- corporate stock or interest in a limited liability company
- lottery winnings or an inheritance, and
- accounts receivable from a business (amounts owed by a customer for completed work).
It’s important to understand that the trustee’s job is to find money to pay creditors, not to protect your interests. As an incentive for thoroughness, the trustee gets a percentage of any funds distributed to unsecured creditors (those whose debts aren’t guaranteed by collateral, such as a car or house) in addition to a nominal fee to review your petition. In other words, the more property the trustee liquidates, the larger the payday.
(For more details about how debt gets paid in bankruptcy, read Understanding the Payment Priority of Debt in Bankruptcy.)
Specific Duties of a Chapter 13 Bankruptcy Trustee
The trustee distributes funds to creditors in a Chapter 13 case, too, but the funds come from another source. Specifically, the trustee won’t sell your nonexempt assets. Instead, you’ll pay the value of your nonexempt property over the course of a three- to five-year repayment plan (in addition to your disposable income). For example, if you have $100,000 in equity in your home, but you’re only allowed to exempt $50,000, you’ll have to pay $50,000 in your repayment plan, or, $833.00 each month (plus any other required amount). The trustee will process your plan payment and issue checks to creditors on a monthly basis.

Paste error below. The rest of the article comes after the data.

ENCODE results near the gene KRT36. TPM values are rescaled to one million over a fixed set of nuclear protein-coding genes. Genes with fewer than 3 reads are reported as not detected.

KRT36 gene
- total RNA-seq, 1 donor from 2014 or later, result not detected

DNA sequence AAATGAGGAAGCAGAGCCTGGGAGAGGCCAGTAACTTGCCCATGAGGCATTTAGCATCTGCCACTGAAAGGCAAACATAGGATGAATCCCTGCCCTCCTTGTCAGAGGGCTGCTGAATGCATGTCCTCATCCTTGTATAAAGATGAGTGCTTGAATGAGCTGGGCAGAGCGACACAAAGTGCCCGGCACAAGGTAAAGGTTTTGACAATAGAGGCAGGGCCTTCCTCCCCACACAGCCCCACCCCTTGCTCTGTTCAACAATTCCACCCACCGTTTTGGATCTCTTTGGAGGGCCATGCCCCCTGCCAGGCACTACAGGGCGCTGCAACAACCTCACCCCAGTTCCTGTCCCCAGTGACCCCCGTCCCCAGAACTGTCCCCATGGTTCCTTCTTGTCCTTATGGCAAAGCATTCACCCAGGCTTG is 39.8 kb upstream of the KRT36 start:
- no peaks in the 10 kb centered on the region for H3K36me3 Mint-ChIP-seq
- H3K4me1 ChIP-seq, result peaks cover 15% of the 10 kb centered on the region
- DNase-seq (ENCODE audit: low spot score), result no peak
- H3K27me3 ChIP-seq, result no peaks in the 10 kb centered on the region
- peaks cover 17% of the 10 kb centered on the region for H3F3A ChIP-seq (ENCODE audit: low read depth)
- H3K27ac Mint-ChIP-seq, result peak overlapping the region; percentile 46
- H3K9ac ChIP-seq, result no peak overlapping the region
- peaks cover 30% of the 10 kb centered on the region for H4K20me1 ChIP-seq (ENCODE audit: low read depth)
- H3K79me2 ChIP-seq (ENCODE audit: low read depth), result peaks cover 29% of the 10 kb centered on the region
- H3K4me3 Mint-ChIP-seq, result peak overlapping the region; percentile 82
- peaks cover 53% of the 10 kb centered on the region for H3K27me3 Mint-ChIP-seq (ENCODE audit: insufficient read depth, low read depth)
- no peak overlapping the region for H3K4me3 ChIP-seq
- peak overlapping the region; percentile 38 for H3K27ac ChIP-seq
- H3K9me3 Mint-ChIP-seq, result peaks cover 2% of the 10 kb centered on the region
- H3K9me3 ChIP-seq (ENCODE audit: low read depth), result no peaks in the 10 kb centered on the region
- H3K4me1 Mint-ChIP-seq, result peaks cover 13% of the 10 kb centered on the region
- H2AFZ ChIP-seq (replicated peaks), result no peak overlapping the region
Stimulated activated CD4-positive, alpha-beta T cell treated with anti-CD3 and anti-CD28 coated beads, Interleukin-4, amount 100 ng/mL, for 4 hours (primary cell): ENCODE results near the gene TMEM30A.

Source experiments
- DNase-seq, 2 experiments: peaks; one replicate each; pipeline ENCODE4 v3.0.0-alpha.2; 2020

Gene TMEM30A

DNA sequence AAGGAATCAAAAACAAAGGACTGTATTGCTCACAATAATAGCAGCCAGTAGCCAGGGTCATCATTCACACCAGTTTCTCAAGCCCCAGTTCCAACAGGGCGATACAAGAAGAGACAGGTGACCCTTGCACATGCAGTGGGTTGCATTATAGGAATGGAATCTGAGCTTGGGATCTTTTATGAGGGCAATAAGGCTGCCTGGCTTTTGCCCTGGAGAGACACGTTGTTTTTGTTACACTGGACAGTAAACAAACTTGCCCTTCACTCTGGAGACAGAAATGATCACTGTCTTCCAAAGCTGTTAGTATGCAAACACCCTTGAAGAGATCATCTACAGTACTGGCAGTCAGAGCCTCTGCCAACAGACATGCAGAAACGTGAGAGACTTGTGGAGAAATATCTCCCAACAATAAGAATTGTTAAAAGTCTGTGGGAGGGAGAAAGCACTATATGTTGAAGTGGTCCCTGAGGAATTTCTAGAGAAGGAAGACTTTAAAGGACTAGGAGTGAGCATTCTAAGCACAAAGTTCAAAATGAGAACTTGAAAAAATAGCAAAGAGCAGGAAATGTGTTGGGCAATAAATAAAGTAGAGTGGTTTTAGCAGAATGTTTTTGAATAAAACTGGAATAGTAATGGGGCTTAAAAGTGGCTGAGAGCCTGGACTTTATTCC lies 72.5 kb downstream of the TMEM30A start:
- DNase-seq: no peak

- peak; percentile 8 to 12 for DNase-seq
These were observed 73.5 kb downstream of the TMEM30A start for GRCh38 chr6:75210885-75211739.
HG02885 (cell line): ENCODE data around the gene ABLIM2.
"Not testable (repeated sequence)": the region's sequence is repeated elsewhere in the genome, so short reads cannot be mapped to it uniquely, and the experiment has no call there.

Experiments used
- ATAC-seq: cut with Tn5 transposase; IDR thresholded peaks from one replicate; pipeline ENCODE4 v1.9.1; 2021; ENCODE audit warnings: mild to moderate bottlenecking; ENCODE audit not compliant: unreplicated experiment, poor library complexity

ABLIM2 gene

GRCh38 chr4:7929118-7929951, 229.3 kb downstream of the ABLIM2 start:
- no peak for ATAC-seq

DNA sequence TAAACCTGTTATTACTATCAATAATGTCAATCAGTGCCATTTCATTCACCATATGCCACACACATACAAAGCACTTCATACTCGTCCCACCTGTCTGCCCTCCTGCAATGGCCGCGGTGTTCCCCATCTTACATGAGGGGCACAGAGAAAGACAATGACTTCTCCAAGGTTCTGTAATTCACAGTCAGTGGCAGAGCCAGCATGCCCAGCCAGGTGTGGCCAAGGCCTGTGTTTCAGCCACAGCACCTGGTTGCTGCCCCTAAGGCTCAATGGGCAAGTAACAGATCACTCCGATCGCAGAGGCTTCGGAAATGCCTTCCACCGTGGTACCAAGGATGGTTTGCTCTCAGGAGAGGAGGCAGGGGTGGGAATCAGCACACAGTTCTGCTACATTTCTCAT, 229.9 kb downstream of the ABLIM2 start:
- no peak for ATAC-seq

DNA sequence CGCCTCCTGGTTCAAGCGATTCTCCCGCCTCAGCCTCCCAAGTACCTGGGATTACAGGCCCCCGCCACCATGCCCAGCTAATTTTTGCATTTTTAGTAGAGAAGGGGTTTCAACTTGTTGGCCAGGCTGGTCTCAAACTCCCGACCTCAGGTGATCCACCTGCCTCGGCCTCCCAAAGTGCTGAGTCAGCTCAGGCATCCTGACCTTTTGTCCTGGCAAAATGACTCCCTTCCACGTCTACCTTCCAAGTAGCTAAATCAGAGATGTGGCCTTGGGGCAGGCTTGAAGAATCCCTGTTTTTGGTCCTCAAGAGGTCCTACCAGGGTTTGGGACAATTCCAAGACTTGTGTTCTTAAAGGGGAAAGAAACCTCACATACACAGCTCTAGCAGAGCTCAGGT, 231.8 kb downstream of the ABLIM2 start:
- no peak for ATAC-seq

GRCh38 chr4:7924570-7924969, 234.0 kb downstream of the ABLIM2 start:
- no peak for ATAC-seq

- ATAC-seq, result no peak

It’s your (and your attorney’s) responsibility to propose (come up with) the repayment plan. The trustee will review it for “feasibility” by checking that:
- you’re paying all of your disposable income into the plan
- your total plan payment equals the value of your nonexempt property (at a minimum)
- creditors will receive the proper payment amount, and
- you have enough income to complete the plan.
If your plan falls short and fails to meet all requirements, the trustee will object to confirmation (approval) by the court.
Factors beyond the scope of this article go into creating a confirmable repayment plan. If you’re contemplating filing for Chapter 13 bankruptcy, you should consult with an attorney.
Other Trustee Responsibilities
Both types of bankruptcy trustees have other responsibilities, as well. For instance, when the case is an “asset” case (money is available for creditors), the trustee will review the payment claims submitted by the creditors. If there’s reason to believe that the debt shouldn’t be paid—for instance, the debt is too old and violates the statute of limitations (the law that requires the creditor to sue within a number of years)—the trustee will file an objection to the claim.
Also, the trustee might object to a filer’s discharge (the order that wipes out qualified debt) if the trustee discovers the filer was engaged in fraudulent activity or wasn’t honest in the bankruptcy paperwork.
Questions for Your Attorney
- What questions will the trustee ask me at the 341 meeting of creditors?
- How do I prove the value of a nonexempt asset?
- Can the trustee object to my property exemption?